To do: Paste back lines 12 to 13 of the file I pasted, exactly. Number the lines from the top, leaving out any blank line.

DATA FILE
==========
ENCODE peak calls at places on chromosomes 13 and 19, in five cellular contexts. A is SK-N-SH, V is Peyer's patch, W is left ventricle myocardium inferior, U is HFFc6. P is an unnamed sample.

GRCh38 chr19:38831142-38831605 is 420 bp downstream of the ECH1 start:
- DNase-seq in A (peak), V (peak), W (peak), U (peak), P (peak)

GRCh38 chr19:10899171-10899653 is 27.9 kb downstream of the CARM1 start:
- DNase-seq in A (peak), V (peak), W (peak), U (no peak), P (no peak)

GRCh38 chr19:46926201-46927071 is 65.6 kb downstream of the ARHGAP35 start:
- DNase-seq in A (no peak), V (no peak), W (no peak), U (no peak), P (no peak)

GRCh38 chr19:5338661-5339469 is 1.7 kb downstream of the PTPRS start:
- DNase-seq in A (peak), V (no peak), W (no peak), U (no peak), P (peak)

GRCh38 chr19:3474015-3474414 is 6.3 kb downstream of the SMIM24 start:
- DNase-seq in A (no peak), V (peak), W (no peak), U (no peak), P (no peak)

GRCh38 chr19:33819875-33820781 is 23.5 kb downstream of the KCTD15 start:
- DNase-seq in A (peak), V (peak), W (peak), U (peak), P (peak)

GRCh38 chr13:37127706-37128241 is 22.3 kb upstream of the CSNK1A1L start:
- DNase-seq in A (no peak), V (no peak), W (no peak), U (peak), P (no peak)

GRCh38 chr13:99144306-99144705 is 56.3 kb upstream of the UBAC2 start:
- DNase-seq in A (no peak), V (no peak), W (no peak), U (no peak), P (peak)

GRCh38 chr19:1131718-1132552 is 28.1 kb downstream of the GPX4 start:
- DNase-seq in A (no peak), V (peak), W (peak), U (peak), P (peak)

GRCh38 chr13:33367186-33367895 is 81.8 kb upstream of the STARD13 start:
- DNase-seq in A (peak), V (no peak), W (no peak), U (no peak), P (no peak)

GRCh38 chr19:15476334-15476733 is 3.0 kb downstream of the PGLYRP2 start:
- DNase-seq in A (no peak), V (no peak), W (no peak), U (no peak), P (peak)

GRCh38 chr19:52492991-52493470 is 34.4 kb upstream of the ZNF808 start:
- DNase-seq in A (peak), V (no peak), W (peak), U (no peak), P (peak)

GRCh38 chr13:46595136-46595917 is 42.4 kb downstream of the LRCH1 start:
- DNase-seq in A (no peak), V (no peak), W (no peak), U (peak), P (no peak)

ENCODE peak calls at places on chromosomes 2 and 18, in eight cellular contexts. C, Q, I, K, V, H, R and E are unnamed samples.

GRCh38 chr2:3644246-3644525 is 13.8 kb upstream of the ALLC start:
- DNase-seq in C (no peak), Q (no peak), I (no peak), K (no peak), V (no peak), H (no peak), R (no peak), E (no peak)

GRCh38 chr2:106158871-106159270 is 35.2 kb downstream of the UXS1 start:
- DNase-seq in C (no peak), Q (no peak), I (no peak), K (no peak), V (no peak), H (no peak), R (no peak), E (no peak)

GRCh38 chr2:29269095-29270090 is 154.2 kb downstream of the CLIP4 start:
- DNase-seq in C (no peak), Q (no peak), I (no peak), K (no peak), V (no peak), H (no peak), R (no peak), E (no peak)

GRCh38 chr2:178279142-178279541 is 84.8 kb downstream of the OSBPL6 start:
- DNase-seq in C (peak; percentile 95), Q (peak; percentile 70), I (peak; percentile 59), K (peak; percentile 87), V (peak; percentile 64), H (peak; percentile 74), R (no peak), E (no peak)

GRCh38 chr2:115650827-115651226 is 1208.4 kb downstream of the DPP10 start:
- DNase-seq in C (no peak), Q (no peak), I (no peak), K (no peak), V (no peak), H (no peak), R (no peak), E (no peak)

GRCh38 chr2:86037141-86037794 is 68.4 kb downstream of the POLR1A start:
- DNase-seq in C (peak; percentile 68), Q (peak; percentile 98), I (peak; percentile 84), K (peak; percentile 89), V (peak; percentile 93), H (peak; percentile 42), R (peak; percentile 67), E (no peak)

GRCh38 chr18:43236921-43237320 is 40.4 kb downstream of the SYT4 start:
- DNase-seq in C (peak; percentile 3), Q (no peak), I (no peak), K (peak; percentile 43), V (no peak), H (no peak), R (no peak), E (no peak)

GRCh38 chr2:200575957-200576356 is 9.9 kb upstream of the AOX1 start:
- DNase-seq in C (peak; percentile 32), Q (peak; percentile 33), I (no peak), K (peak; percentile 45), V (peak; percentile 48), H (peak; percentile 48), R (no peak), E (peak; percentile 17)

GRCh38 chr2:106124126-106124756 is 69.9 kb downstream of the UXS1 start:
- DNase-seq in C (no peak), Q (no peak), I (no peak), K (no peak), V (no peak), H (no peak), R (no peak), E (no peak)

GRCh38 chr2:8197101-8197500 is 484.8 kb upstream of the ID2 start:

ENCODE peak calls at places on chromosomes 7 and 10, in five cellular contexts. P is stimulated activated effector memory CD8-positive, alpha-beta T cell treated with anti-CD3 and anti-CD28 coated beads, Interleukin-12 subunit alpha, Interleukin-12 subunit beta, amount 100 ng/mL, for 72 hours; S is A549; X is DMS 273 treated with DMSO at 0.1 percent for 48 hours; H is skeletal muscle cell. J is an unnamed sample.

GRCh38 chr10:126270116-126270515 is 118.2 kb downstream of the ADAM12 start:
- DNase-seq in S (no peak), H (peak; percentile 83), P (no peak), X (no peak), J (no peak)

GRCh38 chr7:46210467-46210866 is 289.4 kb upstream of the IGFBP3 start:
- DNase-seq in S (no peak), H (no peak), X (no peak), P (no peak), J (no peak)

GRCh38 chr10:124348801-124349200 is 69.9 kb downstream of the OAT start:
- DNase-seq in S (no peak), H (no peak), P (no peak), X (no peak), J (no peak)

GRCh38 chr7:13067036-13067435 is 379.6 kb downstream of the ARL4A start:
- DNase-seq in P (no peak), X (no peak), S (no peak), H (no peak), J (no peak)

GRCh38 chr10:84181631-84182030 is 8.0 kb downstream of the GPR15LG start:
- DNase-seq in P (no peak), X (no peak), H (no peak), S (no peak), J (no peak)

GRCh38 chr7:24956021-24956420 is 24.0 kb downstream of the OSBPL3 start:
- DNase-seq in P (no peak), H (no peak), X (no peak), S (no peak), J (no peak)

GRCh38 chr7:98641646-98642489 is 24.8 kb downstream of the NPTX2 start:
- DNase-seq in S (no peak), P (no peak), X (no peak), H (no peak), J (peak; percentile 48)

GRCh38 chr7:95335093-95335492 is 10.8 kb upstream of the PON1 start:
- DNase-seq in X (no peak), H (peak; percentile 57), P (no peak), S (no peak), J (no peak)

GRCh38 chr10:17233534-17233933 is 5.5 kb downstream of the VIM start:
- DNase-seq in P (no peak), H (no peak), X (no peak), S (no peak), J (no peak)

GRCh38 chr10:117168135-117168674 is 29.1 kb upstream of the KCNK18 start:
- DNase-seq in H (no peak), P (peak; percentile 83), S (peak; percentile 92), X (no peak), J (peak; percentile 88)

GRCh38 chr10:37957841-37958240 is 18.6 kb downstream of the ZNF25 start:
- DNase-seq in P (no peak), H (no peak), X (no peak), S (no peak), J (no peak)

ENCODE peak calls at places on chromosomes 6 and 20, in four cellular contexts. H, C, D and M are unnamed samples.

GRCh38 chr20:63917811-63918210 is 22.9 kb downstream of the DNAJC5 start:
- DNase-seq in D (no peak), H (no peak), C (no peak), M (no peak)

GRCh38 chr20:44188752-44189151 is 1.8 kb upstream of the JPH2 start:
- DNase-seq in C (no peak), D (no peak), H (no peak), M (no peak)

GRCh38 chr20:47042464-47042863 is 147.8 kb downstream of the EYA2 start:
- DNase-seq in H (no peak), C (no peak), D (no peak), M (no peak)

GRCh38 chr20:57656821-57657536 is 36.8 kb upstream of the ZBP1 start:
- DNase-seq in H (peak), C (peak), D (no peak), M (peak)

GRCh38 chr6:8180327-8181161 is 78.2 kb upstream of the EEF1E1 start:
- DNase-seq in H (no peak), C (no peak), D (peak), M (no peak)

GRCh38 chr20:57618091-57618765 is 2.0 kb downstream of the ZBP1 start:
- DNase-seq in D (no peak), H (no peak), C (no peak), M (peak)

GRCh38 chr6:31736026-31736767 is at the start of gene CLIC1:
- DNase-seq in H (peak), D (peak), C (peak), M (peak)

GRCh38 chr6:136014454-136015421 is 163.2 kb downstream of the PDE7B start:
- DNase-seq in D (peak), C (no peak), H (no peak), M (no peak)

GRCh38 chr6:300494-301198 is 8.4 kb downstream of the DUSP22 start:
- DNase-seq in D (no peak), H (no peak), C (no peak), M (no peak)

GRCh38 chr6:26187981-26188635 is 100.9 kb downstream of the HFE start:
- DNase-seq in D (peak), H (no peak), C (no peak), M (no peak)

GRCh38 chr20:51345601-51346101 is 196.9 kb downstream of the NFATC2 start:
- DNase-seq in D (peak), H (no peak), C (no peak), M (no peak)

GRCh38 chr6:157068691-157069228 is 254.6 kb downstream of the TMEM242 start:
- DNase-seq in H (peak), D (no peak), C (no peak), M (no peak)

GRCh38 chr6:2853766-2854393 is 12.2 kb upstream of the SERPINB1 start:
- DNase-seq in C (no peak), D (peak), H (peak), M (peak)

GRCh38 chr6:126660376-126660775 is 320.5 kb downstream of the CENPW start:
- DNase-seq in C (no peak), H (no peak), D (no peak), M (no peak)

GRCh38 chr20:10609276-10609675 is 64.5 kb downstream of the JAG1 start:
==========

GRCh38 chr19:33819875-33820781 is 23.5 kb downstream of the KCTD15 start:
- DNase-seq in A (peak), V (peak), W (peak), U (peak), P (peak)